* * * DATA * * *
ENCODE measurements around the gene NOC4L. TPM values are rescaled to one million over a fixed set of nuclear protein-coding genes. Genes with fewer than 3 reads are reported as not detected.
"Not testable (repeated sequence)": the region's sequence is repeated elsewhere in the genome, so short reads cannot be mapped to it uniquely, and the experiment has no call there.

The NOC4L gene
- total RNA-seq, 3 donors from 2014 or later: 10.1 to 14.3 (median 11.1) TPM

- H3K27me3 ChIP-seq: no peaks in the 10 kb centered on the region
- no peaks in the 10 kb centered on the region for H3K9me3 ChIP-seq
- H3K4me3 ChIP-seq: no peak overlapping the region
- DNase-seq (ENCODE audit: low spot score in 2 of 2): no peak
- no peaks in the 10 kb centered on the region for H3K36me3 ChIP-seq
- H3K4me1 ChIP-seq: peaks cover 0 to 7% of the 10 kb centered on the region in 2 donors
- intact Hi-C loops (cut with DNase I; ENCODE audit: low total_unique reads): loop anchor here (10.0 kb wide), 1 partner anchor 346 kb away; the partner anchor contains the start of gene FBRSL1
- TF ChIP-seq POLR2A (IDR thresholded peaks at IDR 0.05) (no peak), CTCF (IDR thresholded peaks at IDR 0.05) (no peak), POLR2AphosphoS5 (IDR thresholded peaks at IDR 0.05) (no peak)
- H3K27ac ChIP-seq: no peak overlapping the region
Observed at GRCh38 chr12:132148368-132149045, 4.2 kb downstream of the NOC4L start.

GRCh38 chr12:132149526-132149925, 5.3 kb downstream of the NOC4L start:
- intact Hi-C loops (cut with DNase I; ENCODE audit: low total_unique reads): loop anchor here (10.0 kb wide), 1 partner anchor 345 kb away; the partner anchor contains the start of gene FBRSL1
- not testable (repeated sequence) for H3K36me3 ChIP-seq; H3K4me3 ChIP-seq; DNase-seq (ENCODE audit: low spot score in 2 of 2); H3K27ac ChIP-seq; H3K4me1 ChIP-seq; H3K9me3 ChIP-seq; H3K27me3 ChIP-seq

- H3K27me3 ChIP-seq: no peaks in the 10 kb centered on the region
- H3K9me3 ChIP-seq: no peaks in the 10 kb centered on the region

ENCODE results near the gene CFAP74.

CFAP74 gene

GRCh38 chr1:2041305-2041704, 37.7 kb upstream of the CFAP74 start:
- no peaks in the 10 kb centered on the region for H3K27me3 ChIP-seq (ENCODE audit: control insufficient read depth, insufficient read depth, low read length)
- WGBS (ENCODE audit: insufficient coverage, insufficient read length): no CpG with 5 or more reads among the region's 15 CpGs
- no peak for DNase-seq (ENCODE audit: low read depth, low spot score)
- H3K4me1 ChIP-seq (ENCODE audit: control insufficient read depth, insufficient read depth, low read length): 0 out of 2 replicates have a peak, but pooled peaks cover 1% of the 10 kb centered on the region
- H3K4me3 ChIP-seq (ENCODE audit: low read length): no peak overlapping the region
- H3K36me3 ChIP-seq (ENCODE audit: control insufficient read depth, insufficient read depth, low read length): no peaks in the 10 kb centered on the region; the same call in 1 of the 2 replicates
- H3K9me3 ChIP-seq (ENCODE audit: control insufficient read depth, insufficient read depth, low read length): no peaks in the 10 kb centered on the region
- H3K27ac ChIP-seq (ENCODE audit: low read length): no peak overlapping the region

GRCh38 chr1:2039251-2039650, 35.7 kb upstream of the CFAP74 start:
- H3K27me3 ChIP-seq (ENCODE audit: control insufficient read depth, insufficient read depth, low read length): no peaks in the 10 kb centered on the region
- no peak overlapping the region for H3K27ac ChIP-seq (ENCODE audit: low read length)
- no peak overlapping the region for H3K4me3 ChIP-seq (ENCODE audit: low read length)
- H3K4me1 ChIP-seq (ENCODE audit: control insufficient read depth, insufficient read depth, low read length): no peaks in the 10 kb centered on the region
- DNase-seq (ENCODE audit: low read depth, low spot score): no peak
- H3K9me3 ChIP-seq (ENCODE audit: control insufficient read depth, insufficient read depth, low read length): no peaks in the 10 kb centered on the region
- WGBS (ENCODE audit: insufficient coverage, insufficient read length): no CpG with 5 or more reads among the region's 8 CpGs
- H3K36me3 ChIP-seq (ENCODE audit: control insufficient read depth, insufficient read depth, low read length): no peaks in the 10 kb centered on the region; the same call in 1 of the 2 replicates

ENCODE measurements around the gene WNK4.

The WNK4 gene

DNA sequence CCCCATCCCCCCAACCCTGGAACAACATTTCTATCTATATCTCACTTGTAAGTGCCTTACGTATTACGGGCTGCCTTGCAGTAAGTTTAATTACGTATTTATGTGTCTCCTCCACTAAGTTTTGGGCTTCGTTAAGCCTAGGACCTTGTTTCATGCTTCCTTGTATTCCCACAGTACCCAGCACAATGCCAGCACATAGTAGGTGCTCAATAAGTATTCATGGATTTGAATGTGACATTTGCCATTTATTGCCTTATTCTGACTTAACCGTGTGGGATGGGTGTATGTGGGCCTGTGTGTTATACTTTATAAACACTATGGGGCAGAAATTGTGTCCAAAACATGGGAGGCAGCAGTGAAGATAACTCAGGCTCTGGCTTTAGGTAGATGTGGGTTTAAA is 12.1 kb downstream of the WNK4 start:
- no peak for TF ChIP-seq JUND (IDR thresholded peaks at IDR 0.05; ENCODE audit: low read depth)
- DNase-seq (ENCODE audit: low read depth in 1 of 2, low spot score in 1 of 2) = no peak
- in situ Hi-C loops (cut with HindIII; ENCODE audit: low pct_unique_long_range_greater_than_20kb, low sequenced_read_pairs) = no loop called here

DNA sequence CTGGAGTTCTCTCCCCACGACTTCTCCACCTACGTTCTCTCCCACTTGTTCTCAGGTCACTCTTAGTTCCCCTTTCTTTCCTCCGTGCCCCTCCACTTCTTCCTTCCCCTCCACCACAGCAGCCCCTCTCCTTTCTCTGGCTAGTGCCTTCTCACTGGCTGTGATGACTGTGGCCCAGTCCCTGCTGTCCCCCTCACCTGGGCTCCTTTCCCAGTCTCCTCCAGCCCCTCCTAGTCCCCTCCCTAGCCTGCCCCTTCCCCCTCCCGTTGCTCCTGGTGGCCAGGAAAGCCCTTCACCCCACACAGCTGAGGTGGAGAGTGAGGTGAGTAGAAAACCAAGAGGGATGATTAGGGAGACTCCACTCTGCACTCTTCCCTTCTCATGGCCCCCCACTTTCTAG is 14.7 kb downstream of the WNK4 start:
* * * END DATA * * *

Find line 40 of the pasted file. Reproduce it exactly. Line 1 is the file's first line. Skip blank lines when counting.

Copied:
ENCODE measurements around the gene WNK4.